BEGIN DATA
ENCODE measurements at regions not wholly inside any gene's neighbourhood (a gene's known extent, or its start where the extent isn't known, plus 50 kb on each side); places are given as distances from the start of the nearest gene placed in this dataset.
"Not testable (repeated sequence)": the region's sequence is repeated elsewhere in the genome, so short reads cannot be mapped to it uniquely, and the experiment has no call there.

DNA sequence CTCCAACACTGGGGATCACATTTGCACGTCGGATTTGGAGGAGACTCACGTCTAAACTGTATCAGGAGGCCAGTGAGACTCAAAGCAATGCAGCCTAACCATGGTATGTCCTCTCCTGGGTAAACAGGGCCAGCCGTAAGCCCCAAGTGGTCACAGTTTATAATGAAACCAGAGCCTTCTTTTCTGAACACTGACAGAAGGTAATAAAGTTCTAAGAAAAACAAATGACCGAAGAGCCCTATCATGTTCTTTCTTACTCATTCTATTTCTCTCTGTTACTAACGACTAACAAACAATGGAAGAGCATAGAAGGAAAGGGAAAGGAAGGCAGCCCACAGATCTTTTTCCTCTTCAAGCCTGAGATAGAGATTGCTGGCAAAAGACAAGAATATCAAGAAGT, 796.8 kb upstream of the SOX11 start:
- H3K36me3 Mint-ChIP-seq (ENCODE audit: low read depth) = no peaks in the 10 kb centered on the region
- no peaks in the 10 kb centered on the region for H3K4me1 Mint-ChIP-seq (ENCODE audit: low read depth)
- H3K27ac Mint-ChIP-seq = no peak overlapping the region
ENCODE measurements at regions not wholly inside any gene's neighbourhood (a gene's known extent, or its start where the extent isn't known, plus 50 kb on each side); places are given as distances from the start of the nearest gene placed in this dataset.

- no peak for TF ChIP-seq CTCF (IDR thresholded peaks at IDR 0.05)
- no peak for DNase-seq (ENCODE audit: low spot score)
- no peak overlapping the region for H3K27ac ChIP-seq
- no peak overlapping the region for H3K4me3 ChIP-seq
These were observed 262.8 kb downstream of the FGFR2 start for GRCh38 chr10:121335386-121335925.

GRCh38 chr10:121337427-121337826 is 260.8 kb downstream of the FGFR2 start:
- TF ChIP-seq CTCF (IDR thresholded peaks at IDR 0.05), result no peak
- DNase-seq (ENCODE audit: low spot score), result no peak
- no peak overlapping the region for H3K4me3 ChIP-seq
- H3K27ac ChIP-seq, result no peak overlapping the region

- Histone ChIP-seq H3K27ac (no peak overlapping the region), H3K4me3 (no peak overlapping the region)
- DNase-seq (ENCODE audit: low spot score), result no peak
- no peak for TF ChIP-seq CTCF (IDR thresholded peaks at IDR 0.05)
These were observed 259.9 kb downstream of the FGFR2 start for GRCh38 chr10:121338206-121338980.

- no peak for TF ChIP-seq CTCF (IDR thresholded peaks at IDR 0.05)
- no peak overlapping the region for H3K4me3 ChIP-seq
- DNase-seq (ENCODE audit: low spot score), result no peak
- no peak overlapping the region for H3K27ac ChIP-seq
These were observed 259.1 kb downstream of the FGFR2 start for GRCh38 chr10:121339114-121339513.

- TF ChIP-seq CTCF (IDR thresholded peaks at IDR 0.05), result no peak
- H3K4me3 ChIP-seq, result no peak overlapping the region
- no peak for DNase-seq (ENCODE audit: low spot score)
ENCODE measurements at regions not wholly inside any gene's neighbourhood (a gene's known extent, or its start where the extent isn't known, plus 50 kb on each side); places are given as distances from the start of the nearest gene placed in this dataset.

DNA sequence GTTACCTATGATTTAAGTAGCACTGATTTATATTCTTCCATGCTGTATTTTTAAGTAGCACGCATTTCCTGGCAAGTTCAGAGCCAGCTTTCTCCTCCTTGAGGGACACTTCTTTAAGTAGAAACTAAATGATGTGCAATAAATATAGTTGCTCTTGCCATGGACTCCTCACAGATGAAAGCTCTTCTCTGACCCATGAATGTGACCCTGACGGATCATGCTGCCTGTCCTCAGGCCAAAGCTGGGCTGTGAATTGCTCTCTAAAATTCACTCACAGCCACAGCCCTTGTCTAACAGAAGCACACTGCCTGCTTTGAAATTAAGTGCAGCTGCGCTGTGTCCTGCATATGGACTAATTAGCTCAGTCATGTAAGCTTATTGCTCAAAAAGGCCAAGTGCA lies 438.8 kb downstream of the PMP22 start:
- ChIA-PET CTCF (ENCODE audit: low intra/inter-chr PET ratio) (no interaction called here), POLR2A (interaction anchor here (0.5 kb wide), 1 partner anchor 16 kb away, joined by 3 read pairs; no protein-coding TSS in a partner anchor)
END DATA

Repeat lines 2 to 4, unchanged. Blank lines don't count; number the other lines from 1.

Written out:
"Not testable (repeated sequence)": the region's sequence is repeated elsewhere in the genome, so short reads cannot be mapped to it uniquely, and the experiment has no call there.

DNA sequence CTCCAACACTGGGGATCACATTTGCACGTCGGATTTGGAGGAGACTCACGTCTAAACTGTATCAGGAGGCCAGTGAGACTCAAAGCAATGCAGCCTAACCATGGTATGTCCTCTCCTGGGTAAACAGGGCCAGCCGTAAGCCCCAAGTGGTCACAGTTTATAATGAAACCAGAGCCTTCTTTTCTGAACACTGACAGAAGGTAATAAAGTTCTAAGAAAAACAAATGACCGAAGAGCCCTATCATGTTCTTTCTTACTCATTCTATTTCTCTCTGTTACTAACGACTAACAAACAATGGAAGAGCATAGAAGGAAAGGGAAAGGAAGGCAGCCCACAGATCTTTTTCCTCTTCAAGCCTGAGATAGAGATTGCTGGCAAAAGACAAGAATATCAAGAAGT, 796.8 kb upstream of the SOX11 start:
- H3K36me3 Mint-ChIP-seq (ENCODE audit: low read depth) = no peaks in the 10 kb centered on the region